Policy brief

A whole-economy carbon price for Europe and how to get there

Putting carbon pricing at the centre of the EU climate policy architecture would provide major benefits.

Publishing date
09 March 2021

The European Union’s plan for climate neutrality by 2050 reopens the question of the role carbon pricing can and should play. Carbon pricing should not – and ultimately cannot – only be an enforcement tool or backstop that ensures targets are met, while the heavy-lifting of decarbonisation comes from directed technological change policies. Instead, a technologyneutral carbon price must become the main element, providing signals for decarbonised operations, investment and innovation in all sectors. This would guarantee cost-effective emission cuts, provide a clear path to net-zero and is a requirement for international cooperation and a global carbon pricing regime. Carbon pricing must therefore be at the core of EU climate policy.

However, introducing a uniform, credible and durable carbon price across all sectors right away is politically and institutionally challenging. Moreover, policies to address other market failures will continue to affect significantly the impact of carbon pricing. The role of carbon pricing should therefore be strengthened gradually, taking these considerations into account.

Current climate policies should thus be further developed within a three-part framework. First, a separate emissions trading scheme should be introduced for the transport and heating sector to prepare the sectors for integration into the EU emissions trading system, and to manage distributional implications. A carbon price balancer would manage price differences between the two systems in the short term. Second, a carbon price stabiliser (a price floor and price ceiling) should be implemented for both systems to manage price expectations and ensure price convergence between the two systems in the long run. Third, complementary policies (carbon price amplifiers) should be strengthened or put in place to trigger investment and innovation, helping policymakers to commit credibly to enforcing the cap and addressing other market failures. This approach would ensure convergence on a uniform, credible and durable carbon price for the whole economy.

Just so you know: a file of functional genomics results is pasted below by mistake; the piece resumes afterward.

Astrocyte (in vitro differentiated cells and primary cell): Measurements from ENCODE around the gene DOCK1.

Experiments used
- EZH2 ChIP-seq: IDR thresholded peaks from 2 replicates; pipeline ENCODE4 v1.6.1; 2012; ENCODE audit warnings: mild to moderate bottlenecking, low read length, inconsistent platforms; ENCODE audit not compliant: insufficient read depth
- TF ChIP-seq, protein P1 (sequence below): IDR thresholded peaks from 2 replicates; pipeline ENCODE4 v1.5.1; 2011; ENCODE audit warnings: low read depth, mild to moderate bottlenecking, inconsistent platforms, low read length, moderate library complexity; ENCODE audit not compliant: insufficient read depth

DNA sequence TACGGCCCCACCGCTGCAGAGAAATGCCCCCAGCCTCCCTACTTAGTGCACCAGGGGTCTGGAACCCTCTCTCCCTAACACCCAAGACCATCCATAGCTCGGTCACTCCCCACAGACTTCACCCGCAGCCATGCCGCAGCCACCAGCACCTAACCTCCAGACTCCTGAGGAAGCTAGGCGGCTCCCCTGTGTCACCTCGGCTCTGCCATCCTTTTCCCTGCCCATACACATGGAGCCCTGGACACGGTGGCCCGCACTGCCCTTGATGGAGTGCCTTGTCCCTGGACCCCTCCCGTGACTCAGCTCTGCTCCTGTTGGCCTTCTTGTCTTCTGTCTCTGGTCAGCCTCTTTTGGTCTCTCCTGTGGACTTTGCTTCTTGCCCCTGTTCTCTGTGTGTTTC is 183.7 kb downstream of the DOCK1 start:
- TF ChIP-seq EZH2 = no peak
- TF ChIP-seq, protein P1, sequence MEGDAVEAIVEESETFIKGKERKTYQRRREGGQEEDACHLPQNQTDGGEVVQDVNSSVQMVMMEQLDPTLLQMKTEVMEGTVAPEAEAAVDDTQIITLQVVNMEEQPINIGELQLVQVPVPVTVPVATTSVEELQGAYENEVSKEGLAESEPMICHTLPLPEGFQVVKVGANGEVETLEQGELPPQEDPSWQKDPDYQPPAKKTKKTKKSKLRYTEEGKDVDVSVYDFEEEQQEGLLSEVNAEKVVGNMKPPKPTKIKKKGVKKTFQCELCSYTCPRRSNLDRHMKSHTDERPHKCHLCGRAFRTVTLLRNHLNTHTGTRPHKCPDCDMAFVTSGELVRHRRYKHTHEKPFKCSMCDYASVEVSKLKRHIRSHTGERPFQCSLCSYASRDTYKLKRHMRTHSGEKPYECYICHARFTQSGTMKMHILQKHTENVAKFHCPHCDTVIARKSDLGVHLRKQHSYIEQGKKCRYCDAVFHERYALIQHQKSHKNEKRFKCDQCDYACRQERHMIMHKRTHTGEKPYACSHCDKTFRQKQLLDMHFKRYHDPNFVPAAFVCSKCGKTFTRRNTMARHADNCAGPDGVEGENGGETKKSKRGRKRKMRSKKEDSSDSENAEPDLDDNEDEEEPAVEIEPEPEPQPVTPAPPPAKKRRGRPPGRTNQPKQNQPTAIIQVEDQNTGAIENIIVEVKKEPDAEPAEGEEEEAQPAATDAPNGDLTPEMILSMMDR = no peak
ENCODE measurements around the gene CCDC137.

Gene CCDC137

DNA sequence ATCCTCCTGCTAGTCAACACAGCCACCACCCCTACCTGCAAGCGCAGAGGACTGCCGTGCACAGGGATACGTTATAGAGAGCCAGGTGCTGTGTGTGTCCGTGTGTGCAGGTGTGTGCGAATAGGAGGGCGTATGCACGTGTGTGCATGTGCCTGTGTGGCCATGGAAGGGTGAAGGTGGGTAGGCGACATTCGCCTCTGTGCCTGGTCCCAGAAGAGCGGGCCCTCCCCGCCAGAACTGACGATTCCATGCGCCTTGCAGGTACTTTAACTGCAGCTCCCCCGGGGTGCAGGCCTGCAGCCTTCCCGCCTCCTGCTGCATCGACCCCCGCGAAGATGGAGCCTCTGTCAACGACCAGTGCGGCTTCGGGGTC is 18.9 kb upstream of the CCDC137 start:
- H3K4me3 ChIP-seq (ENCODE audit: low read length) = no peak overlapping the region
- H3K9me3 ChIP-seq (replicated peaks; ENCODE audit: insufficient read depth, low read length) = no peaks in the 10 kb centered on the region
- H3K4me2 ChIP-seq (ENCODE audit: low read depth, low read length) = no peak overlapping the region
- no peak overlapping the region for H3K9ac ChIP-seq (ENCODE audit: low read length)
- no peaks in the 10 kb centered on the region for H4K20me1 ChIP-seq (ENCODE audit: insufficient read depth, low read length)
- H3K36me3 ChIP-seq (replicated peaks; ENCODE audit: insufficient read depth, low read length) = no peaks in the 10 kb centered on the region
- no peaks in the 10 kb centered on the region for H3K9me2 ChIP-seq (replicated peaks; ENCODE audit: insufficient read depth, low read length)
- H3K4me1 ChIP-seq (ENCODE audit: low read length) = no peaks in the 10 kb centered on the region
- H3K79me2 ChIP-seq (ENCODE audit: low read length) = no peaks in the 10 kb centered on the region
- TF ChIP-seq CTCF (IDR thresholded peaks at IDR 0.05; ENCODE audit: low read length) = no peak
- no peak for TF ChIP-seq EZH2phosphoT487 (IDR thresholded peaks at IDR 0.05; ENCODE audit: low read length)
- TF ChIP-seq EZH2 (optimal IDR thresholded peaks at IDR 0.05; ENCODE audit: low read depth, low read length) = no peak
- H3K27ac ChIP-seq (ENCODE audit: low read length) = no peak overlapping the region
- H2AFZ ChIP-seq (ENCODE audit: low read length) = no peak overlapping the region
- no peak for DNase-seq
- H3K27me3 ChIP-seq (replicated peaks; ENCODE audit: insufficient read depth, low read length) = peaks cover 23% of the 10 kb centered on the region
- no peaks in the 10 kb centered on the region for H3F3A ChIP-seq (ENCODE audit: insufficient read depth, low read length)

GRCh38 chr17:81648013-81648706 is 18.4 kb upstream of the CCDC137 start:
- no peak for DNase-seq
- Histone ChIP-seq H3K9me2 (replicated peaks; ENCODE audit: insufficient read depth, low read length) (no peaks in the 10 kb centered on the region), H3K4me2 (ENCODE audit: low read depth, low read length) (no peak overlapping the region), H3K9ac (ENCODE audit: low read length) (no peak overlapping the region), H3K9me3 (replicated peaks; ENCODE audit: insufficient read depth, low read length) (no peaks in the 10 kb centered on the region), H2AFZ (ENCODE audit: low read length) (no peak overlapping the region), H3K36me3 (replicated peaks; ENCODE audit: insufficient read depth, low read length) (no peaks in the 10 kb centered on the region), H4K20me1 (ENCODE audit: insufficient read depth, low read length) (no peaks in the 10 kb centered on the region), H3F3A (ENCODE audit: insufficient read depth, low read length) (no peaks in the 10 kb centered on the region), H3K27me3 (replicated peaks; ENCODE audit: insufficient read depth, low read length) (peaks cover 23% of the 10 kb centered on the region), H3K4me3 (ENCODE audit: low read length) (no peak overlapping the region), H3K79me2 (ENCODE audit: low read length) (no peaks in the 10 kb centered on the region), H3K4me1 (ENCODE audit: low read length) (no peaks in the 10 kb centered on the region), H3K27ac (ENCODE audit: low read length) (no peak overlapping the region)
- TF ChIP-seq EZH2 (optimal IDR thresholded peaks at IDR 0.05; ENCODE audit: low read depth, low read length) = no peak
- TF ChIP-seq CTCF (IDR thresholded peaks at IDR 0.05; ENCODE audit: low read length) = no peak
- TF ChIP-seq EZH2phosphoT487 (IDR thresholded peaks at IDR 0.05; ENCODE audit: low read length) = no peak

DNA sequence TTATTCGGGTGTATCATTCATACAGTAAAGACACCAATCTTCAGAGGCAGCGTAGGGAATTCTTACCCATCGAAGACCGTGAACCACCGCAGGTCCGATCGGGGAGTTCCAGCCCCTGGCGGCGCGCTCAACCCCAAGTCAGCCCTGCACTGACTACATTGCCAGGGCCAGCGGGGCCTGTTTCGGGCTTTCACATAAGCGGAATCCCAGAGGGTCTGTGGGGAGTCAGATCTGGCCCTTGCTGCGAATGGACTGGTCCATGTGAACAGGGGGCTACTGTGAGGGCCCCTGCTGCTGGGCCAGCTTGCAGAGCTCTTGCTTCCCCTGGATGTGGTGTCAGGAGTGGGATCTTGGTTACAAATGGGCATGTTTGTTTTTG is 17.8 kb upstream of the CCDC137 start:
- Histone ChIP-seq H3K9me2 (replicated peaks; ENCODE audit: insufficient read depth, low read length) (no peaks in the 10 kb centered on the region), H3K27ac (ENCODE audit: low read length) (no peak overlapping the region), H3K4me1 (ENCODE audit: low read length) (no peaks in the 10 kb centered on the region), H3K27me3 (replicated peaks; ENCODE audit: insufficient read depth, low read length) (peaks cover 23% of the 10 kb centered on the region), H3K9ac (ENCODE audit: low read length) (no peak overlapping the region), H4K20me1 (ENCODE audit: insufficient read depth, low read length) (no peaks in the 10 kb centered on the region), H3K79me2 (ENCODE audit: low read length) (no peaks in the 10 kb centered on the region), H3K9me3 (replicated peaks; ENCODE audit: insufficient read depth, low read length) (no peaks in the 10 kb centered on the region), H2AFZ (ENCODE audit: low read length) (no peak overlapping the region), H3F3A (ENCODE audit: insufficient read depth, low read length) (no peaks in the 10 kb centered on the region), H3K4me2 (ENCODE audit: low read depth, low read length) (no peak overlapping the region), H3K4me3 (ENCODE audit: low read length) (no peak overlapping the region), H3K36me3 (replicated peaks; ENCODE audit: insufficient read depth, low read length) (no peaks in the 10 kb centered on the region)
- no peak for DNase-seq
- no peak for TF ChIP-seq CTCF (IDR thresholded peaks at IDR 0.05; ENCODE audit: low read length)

About the authors

  • Georg Zachmann

    Georg Zachmann is a Senior Fellow at Bruegel, where he has worked since 2009 on energy and climate policy. His work focuses on regional and distributional impacts of decarbonisation, the analysis and design of carbon, gas and electricity markets, and EU energy and climate policies. Previously, he worked at the German Ministry of Finance, the German Institute for Economic Research in Berlin, the energy think tank LARSEN in Paris, and the policy consultancy Berlin Economics.

  • Ottmar Edenhofer

    Ottmar Edenhofer is Director of the Potsdam Institute for Climate Impact Research (PIK), Professor for the Economics of Climate Change at the Technical University Berlin as well as founding director of the Mercator Research Institute on Global Commons and Climate Change (MCC). Furthermore, he is a member of the German National Academy of Sciences Leopoldina and of the National Academy of Science and Engineering acatech. From 2008 to 2015 he served as Co-Chair of Working Group III of the IPCC, shaping the Fifth Assessment Report on Climate Change Mitigation substantially.


  • Mirjam Kosch

    Mirjam Kosch is an enthusiastic environmental scientist and completed her doctorate in economics at ETH Zurich on climate policy in the electricity sector. As part of her doctoral thesis, she empirically analyzed the impact of renewable energy subsidies and carbon pricing. Currently, she is working on the expansion of the European emissions trading system and investigating the interplay of different policy instruments as well as the impact of climate policy on electricity prices. In addition, Mirjam Kosch is actively engaged in the dialogue between science and politics.

  • Michael Pahle

Related content


European natural gas imports

This dataset aggregates daily data on European natural gas import flows and storage levels.

Georg Zachmann, Ben McWilliams, Ugnė Keliauskaitė and Giovanni Sgaravatti